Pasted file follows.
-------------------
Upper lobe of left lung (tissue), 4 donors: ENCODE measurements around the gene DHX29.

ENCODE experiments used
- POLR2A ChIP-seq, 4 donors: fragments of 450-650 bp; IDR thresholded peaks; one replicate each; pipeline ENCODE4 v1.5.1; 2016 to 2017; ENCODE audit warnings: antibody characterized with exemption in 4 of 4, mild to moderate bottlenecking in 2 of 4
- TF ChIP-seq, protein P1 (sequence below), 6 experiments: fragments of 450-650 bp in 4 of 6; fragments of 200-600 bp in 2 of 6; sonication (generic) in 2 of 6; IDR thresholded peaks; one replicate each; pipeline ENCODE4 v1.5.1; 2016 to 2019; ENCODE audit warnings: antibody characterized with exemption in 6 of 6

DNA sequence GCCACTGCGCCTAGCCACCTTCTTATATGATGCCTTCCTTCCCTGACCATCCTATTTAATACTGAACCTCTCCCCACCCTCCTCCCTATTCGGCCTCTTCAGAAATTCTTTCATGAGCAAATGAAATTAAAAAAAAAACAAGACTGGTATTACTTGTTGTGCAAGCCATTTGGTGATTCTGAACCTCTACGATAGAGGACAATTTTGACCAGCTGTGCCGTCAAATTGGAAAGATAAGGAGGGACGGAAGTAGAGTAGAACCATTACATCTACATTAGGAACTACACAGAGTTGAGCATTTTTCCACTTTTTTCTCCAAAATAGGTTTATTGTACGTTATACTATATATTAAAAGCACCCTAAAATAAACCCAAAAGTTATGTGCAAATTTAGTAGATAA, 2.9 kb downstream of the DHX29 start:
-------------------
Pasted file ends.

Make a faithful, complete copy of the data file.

Upper lobe of left lung (tissue), 4 donors: ENCODE measurements around the gene DHX29.

ENCODE experiments used
- POLR2A ChIP-seq, 4 donors: fragments of 450-650 bp; IDR thresholded peaks; one replicate each; pipeline ENCODE4 v1.5.1; 2016 to 2017; ENCODE audit warnings: antibody characterized with exemption in 4 of 4, mild to moderate bottlenecking in 2 of 4
- TF ChIP-seq, protein P1 (sequence below), 6 experiments: fragments of 450-650 bp in 4 of 6; fragments of 200-600 bp in 2 of 6; sonication (generic) in 2 of 6; IDR thresholded peaks; one replicate each; pipeline ENCODE4 v1.5.1; 2016 to 2019; ENCODE audit warnings: antibody characterized with exemption in 6 of 6

DNA sequence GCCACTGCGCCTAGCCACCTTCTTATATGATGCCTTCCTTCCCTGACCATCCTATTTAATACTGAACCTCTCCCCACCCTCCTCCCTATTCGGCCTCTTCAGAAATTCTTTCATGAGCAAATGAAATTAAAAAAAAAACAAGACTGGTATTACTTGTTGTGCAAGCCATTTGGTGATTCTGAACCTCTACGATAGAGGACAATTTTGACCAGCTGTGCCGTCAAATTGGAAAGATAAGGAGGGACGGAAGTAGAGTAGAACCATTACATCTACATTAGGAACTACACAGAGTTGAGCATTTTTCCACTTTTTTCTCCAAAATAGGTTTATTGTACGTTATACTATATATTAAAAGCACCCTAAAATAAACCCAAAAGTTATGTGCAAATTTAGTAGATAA, 2.9 kb downstream of the DHX29 start: